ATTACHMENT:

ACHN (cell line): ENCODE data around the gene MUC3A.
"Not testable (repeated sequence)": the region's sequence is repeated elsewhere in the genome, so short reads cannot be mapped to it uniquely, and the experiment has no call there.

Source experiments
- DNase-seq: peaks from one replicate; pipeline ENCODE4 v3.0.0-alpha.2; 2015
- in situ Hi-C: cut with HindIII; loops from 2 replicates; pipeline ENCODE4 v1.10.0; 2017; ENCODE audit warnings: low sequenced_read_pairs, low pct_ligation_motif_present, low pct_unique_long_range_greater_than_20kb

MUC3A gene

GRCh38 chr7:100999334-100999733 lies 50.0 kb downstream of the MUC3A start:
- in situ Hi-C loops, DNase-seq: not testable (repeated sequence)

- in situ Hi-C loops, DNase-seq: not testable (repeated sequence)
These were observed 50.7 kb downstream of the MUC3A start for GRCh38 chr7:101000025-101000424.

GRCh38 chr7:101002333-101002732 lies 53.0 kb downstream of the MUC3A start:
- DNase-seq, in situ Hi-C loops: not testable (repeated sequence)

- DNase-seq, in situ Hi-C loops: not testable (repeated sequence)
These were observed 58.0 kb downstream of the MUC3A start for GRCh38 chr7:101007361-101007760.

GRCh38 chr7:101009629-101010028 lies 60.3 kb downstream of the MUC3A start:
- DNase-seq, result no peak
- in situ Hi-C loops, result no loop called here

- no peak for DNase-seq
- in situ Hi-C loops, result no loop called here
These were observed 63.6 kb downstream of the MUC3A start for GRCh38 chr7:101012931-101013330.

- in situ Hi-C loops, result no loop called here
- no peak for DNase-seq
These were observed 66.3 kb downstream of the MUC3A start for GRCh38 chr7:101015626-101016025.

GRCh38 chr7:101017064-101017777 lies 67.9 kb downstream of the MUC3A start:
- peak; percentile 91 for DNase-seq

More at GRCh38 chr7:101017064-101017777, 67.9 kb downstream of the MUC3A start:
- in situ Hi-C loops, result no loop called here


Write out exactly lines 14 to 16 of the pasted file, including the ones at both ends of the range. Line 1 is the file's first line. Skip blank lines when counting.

These were observed 58.0 kb downstream of the MUC3A start for GRCh38 chr7:101007361-101007760.

GRCh38 chr7:101009629-101010028 lies 60.3 kb downstream of the MUC3A start:
- DNase-seq, result no peak